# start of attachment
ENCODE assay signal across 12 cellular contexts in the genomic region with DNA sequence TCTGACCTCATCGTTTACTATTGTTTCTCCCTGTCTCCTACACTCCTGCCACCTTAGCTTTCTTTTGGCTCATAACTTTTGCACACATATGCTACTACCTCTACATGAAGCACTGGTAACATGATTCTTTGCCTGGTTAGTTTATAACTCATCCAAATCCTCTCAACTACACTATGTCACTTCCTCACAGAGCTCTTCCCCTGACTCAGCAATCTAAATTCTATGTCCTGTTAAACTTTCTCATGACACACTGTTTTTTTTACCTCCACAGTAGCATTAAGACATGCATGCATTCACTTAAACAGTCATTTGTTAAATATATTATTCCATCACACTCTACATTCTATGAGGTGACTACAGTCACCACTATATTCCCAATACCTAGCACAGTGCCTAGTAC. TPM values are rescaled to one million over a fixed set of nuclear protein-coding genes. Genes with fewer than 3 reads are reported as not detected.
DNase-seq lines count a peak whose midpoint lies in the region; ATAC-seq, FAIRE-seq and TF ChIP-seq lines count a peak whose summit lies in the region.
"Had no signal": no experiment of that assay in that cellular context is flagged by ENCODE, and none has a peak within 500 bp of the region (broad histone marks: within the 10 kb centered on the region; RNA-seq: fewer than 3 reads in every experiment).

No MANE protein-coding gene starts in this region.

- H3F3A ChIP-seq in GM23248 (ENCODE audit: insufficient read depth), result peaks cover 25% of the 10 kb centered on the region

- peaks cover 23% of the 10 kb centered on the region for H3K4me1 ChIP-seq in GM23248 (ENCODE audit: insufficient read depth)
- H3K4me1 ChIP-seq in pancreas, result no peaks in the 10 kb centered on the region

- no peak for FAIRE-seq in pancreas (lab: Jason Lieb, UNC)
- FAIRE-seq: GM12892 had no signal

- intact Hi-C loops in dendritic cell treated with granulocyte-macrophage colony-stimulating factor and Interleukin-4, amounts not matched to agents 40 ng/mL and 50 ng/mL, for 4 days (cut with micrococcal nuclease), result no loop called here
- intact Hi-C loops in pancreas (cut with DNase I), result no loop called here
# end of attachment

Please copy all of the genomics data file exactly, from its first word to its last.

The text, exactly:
ENCODE assay signal across 12 cellular contexts in the genomic region with DNA sequence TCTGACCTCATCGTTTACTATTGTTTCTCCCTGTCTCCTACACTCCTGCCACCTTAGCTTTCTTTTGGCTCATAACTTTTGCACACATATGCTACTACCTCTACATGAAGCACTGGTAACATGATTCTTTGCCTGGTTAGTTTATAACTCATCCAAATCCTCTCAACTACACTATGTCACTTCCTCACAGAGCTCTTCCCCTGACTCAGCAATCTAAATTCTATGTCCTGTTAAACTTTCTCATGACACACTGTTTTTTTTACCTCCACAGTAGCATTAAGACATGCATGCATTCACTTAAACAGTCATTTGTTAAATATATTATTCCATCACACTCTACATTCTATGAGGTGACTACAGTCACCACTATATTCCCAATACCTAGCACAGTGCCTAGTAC. TPM values are rescaled to one million over a fixed set of nuclear protein-coding genes. Genes with fewer than 3 reads are reported as not detected.
DNase-seq lines count a peak whose midpoint lies in the region; ATAC-seq, FAIRE-seq and TF ChIP-seq lines count a peak whose summit lies in the region.
"Had no signal": no experiment of that assay in that cellular context is flagged by ENCODE, and none has a peak within 500 bp of the region (broad histone marks: within the 10 kb centered on the region; RNA-seq: fewer than 3 reads in every experiment).

No MANE protein-coding gene starts in this region.

- H3F3A ChIP-seq in GM23248 (ENCODE audit: insufficient read depth), result peaks cover 25% of the 10 kb centered on the region

- peaks cover 23% of the 10 kb centered on the region for H3K4me1 ChIP-seq in GM23248 (ENCODE audit: insufficient read depth)
- H3K4me1 ChIP-seq in pancreas, result no peaks in the 10 kb centered on the region

- no peak for FAIRE-seq in pancreas (lab: Jason Lieb, UNC)
- FAIRE-seq: GM12892 had no signal

- intact Hi-C loops in dendritic cell treated with granulocyte-macrophage colony-stimulating factor and Interleukin-4, amounts not matched to agents 40 ng/mL and 50 ng/mL, for 4 days (cut with micrococcal nuclease), result no loop called here
- intact Hi-C loops in pancreas (cut with DNase I), result no loop called here